And Paradise with gratulations rung.

Relate, inspiring muse : where shall I find
A blooming virgin with an angel mind?
Unblemish'd as the white-rob’d virgin choir
That fed, O Rome! thy consecrated fire ?
By reason aw'd, ambitious to be good,
Averse to vice, and zealous for her God ?
Relate, in what blest region can I find
Such bright perfections in a female mind ?
What Phønix woman breathes the vital air
So greatly good, and so divinely fair?
Sure, not the gay and fashionable train,
Licentious, proud, immortal and profane:
Who spend their golden hours in antic dress,
Malicious whispers, and inglorious ease.

Lo! round the board a shining train appears
In rosy beauty, and in prime of years!
This hates a flounce, and this a flounce approves,
This shews the trophies of her former loves;
Polly avers that Sylvia drestin green,
When last at church the gaudy Nymph was seen
Chloe condemns her optics, and will lay
'Twas azure satin, interstreak'd with grey ;

Lucy invested with judicial power,
Awards 'twas neither -and the strife is o'er.
Then parrots, lap-dogs, monkeys, squirrels, beaux,
Fans, ribbands, tuckers, patches, furbeloes,
In quick succession, through their fancies run,
And dance incessant on the flippant tongue.
And when fatigu'd with ev'ry other sport,
The belles prepare to grace the sacred court,
They marshal all their forces in array,
To kill with glances and destroy in play.
Compels my thoughts to wing the heavenly road,
And wafts my soul, exulting to my God:
Two skiful maids with reverential fear
In wanton wreaths collect their silken hair;
Two paint their cheeks, and round their temples pour
The fragrant ungent, and the ambrosial shower;
One pulls the shape-creating stays, and one
Encircles round her waist the golden zone ;
Not with more toil to improve immortal charms,
Strove Juno, Venus and the Queen of Arms.
When Priam's Son adjudgd the golden prize,
To the resistless beauty of the skies.
At length equipp'd in love's enticing arms,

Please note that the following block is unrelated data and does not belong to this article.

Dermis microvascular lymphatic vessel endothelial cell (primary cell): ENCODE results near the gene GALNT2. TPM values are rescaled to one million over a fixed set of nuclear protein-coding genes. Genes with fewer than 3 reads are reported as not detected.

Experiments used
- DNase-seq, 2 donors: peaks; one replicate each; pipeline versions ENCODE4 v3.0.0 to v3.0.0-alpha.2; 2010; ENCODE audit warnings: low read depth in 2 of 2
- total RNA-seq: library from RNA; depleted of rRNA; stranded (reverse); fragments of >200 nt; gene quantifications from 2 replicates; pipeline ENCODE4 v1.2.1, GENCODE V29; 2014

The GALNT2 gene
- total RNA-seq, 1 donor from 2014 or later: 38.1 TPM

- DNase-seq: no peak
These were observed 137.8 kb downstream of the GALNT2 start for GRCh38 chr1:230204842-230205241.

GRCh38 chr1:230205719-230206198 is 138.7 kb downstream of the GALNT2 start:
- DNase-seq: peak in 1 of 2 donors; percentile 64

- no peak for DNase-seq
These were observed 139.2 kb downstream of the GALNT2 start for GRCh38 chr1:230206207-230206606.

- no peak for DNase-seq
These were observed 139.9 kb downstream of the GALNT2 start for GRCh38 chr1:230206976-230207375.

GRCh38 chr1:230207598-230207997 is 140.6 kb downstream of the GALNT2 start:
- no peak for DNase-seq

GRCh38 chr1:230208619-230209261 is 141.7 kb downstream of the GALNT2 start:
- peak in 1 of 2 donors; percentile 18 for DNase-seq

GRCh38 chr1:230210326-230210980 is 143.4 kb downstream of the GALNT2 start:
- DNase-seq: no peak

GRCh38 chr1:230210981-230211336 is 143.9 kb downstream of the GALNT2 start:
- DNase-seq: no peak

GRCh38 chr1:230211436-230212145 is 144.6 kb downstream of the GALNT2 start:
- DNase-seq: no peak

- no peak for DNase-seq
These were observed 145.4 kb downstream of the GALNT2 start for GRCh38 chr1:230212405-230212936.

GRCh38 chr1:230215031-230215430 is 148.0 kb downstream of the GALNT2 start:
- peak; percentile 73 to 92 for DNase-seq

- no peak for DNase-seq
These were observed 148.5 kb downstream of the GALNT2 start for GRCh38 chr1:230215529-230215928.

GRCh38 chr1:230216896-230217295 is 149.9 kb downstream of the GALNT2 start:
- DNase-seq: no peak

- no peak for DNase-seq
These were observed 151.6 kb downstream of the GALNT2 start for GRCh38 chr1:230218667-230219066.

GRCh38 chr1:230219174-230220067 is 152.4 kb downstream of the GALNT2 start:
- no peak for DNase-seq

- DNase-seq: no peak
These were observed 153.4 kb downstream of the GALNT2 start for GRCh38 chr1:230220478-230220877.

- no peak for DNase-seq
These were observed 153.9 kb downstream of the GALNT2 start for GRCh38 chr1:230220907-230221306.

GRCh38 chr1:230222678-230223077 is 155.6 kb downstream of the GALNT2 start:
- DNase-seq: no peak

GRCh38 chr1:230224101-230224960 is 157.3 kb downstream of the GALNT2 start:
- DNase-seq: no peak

With all that glitters and with all that charms,
The ideal goddesses to church repair,
Peep through the fan and mutter o’er a prayer,
Or listen to the organ's pompous sound,
Or eye the gilded images around;
Or, deeply studied in coquetish rules,
Aim wily glances at unthinking fools;
Or shew the lily hand with graceful air,
Or wound the fopling with a lock of hair;
And when the hated disciples is o'er,
And Misses tortur'd with Repent no more,
They mount the pictur'd coach, and to the play,
The celebrated idols hie away.

Not so the Lass that should my joy improve,
With solid friendship and connubial love:
A native bloom, with intermingled white,
Should set her features in a pleasing light;
Like Helen flushing with unrival'd charms,
When raptur’d Paris darted in her arms.
But what, alas; avails a ruby cheek,
A downy bosom, or a snowy neck !
Charms ill supply the want of innocence,
Nor beauty forms intrinsic, excellence :

But in her breast let moral beauties shine.
Supernal grace and purity divine:
Sublime her reason, and her native wit
Unstrain'd with pedantry and low conceit;
Her fancy lively and her judgment free
From female prejudice and bigotry :
Averse to idle pomp, and outward show,
The flattering coxcomb, and fantastic beau.
The fops impertinence she should despise,
Though sorely wounded by her radiant eyes ;
But pay due reverence to th' exalted mind,
By learning polish'd and by wit refin’d,
Who all her virtues, without guile, commends,
And all her faults as freely reprehends.
Soft Hymen’s rites her passion should approve,
And in her bosom glow the flames of love :
To me her soul, by sacred friendship turn,
And I for her with equal friendship burn :
In every stage of life afford relief,
Partake my joys and sympathise my grief;
Unshaken, walk in virtues peaceful road,
Nor bribe her reason to pursue the mode:
Mild as the saint whose errors are forgiven,
Calm as a vestal, and compos’d as heaven.
This be the partner this the lovely wife,
That should embellish and prolong my life;
A nymph! who might a second fall inspire,
And fill a glowing Cherub with desire !
With her I'd spend the pleasureable day,
While fleeting minutes gaily danc'd away :
With her I'd walk delighted, o'er the green,
Through ev'ry blooming mead, and rural scene,
Or sit in open fields damask'd with flowers,
Or where cool shades imbrown the noon-tide bowers,
Imparadis'd within my eager arms,
I'd reign the happy monarch of her charms;
Oft on her panting bosom would I lay,
And, in dissolving raptures, melt away;
Then lull'd, by nightingales, to balmy rest,
My blooming fair should slumber at my breast.

And when decrepid age (frail mortals' doom !)
Should bend my wither'd body to the tomb,
No warbling Syrens should retard my flight,
To heavenly mansions of unclouded light ;
Though death with his imperial horrors crown'd,
Terrific grinn'd, and formidably frown'd,